The new Groovy website

18 juillet 2014

Tags: groovy templating gradle markup template engine

Last week, we revealed the beta of a brand new website for the Groovy language. This new website is open sourced and already received a few contributions. In order to make it even easier and as it a fully statically generated site that makes use of Groovy I wanted to give more technical details on the toolchain and how it is generated.

A static website

One of the first questions which arised was: why not use Grails/Spring Boot/Ratpack? In fact, the new Groovy website is fully statically generated. It offers multiple advantages:

  • hosting is much easier, as it only consists of static pages and assets

  • maintenance is simplified, no database to backup for example

  • everything is self contained, pages and data, into a single repository

  • no need for authentication

  • all content is public

Last but not least, we didn’t have any requirement for storing anything in a database, or that would require dynamic generation. Pull requests are enough so far. Eventually, we’re thinking about a blog, but even that can be statically generated even if you want to allow users to comment on articles (this blog is a perfect example). So in short, this decision was motivated by one mantra: the right tool for the right job.

The documentation, that you can find on this page, had already started migrating from the aging wiki to . It is generated independently of the website and integrated into it using iframes (we’re thinking about source integration though).

Structure of the project

Generator and site

The project is built using Gradle 2 and consists of 2 subprojects:

  • the generator project contains, as the name says, the static generator. It makes use of a template engine and provides the classes used in the model of the templates.

  • the site project contains the templates and data. If you’re looking into contributing contents, this is likely the place to look at.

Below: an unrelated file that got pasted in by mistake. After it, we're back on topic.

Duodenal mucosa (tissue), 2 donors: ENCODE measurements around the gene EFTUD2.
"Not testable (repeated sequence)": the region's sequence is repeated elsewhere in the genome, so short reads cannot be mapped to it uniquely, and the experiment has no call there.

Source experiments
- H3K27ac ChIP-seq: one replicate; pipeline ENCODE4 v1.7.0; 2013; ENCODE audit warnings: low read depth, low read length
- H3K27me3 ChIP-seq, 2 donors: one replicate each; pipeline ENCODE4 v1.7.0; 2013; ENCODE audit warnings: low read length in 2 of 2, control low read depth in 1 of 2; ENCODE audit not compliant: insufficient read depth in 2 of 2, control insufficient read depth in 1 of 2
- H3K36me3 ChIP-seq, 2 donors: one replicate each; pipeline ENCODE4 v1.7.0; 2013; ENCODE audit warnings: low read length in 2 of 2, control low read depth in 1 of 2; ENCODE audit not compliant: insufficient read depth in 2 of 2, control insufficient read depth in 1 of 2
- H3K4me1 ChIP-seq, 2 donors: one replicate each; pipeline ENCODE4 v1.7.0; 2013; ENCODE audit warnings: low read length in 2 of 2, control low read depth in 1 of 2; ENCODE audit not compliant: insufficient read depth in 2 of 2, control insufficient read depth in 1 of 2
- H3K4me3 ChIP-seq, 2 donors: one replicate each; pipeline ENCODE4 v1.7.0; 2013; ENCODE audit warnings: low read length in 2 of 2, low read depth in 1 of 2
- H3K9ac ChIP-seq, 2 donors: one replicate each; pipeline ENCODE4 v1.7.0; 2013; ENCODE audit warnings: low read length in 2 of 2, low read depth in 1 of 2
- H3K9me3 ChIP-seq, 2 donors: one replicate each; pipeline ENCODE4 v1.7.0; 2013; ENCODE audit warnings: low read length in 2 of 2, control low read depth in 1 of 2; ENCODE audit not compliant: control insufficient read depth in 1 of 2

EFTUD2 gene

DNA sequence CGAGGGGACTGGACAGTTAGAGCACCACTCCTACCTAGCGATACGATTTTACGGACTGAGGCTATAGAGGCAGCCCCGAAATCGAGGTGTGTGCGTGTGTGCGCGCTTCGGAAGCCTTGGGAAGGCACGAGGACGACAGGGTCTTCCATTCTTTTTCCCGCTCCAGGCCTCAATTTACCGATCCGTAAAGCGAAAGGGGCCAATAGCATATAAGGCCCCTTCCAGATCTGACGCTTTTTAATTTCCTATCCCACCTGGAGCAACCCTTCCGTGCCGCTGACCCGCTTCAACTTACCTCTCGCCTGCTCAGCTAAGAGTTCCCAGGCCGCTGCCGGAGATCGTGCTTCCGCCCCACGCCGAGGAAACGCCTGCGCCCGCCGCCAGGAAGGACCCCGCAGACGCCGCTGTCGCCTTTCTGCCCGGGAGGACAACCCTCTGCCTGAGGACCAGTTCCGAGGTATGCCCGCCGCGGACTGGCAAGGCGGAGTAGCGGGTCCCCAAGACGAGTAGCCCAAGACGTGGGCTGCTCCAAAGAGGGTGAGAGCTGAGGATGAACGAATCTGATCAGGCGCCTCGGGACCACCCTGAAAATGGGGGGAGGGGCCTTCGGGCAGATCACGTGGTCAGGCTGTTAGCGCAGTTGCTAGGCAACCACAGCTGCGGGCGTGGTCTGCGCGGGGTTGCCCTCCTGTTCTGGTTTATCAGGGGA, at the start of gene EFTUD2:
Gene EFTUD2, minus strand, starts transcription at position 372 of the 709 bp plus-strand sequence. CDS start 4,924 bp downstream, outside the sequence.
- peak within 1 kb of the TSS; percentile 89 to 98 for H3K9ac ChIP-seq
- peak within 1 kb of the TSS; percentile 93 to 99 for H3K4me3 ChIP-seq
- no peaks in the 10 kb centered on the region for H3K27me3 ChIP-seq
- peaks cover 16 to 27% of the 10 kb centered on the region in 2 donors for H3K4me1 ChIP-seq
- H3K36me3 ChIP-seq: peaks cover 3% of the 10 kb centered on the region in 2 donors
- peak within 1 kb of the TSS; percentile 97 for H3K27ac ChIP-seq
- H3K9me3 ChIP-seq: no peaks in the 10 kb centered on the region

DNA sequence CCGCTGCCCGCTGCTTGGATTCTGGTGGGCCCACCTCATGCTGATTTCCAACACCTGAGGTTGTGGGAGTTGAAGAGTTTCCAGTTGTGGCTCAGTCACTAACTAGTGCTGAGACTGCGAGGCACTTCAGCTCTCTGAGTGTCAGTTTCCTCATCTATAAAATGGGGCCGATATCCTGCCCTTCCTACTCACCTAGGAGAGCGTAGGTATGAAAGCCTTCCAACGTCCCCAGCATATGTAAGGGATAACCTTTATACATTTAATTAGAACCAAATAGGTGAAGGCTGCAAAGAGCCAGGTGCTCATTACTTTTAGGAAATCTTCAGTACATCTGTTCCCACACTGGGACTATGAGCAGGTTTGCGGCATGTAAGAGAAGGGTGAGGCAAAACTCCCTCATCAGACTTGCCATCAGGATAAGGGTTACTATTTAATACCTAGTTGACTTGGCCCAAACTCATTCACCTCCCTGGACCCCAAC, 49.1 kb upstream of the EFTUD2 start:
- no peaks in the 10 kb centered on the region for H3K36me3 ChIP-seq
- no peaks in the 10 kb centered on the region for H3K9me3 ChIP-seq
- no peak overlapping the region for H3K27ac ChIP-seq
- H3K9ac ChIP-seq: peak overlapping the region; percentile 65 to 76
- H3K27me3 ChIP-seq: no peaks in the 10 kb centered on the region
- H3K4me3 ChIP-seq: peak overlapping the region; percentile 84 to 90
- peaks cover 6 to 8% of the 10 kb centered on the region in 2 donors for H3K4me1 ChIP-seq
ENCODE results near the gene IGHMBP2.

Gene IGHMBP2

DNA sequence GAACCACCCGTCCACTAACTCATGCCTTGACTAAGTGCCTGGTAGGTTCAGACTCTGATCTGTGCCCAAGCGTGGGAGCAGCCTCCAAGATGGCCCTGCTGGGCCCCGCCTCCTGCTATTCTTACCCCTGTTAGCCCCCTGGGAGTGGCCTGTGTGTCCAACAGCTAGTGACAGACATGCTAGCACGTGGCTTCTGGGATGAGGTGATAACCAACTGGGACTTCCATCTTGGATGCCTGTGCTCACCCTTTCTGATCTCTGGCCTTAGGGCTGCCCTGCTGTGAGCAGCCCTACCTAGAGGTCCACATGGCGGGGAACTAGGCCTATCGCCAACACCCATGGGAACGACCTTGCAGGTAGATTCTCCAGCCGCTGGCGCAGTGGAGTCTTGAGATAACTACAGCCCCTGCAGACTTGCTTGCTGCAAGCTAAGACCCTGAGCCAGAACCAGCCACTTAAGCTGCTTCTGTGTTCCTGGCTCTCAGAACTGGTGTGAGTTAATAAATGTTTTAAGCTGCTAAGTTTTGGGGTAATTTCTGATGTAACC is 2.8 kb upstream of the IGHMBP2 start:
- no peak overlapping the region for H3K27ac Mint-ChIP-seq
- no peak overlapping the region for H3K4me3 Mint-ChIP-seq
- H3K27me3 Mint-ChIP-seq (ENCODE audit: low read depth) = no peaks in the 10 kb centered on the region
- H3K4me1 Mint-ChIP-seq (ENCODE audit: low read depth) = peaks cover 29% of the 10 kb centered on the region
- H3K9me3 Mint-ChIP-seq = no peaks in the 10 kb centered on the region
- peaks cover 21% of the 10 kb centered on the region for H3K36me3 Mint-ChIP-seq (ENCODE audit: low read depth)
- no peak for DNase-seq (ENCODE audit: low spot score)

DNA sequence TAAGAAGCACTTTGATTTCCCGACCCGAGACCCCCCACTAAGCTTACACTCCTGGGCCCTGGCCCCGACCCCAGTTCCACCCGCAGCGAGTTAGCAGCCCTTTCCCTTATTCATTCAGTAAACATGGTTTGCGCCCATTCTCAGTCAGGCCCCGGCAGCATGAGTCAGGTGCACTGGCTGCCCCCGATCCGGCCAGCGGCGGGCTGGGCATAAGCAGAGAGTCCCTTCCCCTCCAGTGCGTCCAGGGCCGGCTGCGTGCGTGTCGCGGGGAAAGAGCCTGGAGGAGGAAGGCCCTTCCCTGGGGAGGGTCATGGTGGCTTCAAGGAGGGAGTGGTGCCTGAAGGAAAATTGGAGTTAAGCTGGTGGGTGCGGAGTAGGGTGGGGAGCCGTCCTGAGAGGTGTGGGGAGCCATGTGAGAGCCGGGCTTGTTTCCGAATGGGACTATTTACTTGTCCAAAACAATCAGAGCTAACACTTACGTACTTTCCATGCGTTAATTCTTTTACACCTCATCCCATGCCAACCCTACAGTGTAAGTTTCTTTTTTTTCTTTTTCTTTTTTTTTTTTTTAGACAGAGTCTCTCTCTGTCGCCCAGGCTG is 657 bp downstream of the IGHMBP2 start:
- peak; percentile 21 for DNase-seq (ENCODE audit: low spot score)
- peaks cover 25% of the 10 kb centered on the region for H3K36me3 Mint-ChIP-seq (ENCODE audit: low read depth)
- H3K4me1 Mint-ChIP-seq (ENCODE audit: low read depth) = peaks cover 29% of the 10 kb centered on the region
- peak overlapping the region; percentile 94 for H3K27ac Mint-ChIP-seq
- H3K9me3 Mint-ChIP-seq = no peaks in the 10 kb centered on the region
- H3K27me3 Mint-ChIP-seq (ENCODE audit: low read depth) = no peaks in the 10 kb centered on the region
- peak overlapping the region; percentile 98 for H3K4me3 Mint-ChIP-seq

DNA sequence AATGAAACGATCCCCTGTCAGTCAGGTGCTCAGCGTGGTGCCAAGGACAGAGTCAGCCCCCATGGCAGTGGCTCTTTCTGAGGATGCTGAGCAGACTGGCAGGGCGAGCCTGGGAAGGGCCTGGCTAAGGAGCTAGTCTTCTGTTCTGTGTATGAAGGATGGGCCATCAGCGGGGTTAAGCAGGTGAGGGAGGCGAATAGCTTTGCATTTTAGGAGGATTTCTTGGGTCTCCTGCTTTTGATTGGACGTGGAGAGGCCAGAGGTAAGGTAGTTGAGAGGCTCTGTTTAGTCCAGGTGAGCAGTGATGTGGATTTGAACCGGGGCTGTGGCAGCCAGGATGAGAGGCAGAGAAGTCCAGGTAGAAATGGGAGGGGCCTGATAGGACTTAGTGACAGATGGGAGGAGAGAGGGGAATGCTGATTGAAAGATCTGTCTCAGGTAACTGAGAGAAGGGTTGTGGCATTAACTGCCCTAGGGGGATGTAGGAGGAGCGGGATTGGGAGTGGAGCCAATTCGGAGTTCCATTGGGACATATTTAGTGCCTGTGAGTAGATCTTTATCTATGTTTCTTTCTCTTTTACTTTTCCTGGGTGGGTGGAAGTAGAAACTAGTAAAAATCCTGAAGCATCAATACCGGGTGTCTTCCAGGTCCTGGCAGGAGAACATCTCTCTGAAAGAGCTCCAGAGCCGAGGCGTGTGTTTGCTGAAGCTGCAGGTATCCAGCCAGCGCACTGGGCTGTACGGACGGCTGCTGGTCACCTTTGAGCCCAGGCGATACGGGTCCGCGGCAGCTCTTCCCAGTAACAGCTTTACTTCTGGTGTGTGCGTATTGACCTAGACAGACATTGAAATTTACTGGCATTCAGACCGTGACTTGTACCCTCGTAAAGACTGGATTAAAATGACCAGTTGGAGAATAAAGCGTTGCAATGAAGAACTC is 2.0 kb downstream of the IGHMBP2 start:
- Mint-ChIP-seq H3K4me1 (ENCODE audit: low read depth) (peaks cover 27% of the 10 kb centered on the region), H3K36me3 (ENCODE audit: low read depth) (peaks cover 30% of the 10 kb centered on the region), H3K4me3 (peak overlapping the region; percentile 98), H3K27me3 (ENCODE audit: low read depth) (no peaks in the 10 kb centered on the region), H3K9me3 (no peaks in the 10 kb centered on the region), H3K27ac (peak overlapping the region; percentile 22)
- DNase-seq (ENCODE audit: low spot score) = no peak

Building and testing the site is easy:

git clone          (1)
cd groovy-website
./gradlew generate                                              (2)
1 clones the repository
2 generates the website from templates

The output will be visible in <project directory>/site/build/site. There’s also a checkDeadlinks tasks that we will use once we get out of the beta phase to ensure that the generated pages do not contain any dead link.

Internally, we use our CI server to deploy changes to the master branch live. So any commit which is pushed onto the master branch is automatically published (in general, takes less than 2 minutes).

Adding contents

Even if the site is statically generated, we still have data. In this project, there’s an important file, named sitemap.groovy which handles a lot of the contents of the website. It is our "low cost" database and as you can see, it’s a DSL describing the contents of the website.

For example, you can see the menu section which looks like this:

menu {
    group('Groovy') {
        item 'Learn',                       'learn.html'
        item 'Documentation',               'documentation.html'
        item 'Download',                    'download.html'
        item 'Community',                   'community.html'
        item 'Ecosystem',                   'ecosystem.html'

    group('About') {
        item 'Contributing',                'contribute.html'
        item 'Source code',                 ''
        item 'Books',                       'learn.html#books'
        item 'Sponsors',                    'sponsors.html'
        item 'FAQ',                         'faq.html'
        item 'Search',                      'search.html'

    // ...